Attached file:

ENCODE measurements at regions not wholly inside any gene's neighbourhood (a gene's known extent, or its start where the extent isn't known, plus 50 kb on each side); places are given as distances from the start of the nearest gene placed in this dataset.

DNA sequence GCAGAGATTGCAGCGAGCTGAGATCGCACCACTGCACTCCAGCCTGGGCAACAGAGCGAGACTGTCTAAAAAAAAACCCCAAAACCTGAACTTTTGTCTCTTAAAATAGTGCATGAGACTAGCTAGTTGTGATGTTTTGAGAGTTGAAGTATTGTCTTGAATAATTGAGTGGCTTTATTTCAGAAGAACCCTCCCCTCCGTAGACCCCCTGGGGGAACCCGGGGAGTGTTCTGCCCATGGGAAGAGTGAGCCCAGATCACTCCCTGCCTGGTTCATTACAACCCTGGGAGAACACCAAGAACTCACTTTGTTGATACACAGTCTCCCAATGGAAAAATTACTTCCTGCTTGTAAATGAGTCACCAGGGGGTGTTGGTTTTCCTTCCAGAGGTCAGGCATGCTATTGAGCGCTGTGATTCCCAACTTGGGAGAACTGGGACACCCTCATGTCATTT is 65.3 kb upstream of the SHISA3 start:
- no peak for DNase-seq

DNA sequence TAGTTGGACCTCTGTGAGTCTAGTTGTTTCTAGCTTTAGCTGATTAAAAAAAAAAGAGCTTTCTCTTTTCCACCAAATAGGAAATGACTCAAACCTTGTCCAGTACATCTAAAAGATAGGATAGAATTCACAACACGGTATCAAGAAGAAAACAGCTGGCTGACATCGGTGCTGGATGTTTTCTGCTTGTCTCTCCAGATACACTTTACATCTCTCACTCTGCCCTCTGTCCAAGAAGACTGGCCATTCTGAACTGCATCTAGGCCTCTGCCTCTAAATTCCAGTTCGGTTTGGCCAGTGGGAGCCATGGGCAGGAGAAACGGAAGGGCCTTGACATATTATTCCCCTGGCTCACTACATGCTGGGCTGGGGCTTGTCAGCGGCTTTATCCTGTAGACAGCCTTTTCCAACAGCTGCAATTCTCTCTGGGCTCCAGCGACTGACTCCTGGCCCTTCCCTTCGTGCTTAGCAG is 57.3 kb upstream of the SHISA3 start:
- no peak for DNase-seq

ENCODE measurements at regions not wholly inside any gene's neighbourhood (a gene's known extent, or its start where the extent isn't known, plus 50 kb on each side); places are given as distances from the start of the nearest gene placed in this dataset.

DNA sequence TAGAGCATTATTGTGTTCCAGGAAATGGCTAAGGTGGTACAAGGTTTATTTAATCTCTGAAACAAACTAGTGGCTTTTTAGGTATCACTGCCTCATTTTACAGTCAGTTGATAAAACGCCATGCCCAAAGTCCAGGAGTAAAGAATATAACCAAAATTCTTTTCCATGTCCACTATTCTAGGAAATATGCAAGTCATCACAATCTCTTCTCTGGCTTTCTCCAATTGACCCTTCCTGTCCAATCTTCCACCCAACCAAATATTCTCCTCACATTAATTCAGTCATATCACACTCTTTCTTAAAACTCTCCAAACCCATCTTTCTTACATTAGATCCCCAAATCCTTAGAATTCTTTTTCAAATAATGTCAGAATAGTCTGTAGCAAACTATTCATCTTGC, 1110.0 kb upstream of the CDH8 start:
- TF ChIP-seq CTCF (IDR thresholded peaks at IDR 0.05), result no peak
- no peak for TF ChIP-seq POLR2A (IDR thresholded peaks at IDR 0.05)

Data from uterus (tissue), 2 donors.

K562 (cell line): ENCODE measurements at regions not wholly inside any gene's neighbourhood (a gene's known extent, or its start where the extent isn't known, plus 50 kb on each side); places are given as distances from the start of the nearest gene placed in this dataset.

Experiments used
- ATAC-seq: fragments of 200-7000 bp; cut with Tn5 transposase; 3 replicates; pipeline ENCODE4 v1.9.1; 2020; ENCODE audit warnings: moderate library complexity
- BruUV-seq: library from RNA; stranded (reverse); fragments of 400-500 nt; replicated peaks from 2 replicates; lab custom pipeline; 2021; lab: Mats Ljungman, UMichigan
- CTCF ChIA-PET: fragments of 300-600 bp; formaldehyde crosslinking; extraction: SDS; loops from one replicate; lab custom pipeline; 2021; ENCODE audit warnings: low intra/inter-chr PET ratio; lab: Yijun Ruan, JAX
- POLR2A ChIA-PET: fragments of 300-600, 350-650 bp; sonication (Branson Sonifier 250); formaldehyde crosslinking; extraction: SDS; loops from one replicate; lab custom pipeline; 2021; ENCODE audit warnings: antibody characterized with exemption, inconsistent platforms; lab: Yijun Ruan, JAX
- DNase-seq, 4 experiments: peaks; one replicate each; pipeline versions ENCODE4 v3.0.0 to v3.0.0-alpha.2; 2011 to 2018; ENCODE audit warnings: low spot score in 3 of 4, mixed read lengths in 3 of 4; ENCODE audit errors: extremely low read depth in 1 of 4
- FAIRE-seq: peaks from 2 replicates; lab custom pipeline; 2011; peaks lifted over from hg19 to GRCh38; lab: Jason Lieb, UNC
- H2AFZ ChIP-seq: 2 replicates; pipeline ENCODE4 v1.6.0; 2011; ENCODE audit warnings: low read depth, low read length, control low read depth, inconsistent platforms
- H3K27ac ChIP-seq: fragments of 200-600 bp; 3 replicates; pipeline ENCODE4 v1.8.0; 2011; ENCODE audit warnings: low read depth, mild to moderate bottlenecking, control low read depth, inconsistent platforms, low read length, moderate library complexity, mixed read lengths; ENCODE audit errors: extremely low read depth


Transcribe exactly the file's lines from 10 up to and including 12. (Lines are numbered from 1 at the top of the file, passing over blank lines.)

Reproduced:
Data from uterus (tissue), 2 donors.

K562 (cell line): ENCODE measurements at regions not wholly inside any gene's neighbourhood (a gene's known extent, or its start where the extent isn't known, plus 50 kb on each side); places are given as distances from the start of the nearest gene placed in this dataset.

Experiments used